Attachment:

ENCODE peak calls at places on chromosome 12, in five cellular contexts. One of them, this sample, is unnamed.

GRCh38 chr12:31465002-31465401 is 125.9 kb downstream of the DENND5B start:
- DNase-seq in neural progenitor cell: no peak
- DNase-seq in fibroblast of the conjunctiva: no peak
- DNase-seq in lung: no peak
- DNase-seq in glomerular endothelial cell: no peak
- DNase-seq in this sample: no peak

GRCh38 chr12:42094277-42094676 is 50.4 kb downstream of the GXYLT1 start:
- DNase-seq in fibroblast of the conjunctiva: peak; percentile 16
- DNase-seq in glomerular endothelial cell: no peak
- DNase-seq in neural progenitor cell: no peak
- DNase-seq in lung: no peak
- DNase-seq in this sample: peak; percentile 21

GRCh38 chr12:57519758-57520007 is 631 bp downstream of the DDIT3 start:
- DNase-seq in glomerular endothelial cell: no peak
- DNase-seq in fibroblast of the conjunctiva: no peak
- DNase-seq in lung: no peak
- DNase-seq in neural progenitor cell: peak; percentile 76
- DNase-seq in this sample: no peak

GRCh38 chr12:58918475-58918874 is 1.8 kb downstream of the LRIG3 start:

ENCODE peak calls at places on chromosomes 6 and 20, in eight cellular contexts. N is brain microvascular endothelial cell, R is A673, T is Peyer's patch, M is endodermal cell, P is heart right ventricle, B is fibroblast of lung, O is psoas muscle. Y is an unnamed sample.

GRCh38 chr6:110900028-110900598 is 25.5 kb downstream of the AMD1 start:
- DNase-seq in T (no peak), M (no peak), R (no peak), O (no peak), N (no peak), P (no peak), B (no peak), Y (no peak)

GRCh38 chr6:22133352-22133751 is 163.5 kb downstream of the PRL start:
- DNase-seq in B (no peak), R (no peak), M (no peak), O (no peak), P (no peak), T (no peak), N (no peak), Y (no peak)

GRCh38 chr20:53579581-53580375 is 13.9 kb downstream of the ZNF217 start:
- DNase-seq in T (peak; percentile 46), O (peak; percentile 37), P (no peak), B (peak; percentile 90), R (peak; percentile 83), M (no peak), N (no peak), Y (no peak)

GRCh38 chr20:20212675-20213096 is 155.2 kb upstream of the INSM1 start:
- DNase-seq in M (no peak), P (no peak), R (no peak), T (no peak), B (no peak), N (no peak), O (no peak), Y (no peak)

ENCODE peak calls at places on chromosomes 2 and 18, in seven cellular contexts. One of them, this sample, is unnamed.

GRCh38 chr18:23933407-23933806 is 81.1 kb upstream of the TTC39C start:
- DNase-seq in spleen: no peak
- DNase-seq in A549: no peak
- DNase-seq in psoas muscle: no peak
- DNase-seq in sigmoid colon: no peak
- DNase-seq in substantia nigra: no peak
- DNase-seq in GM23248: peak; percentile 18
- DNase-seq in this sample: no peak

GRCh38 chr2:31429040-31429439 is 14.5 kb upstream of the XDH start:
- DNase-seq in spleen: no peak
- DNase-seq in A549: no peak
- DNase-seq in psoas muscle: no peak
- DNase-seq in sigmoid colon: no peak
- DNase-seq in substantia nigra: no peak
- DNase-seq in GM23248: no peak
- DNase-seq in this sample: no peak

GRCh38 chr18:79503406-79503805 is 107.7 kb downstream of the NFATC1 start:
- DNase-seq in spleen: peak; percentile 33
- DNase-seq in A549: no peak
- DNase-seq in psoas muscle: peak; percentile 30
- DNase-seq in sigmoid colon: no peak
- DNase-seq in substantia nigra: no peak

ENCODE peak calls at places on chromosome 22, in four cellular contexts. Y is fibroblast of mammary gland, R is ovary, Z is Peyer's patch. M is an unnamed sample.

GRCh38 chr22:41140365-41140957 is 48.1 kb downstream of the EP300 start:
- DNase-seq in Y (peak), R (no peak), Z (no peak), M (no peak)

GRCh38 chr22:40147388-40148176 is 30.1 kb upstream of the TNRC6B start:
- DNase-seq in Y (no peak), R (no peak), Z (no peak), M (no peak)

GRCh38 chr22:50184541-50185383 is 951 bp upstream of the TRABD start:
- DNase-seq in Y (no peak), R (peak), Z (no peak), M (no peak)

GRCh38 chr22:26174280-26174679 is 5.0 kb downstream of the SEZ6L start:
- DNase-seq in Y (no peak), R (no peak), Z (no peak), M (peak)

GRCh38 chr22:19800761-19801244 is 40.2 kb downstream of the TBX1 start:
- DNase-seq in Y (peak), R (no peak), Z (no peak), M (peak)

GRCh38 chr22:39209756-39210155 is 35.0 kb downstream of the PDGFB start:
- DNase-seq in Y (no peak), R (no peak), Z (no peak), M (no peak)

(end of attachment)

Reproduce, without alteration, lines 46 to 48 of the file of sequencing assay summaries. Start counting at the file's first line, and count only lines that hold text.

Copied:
- DNase-seq in this sample: no peak

GRCh38 chr18:79503406-79503805 is 107.7 kb downstream of the NFATC1 start:
- DNase-seq in spleen: peak; percentile 33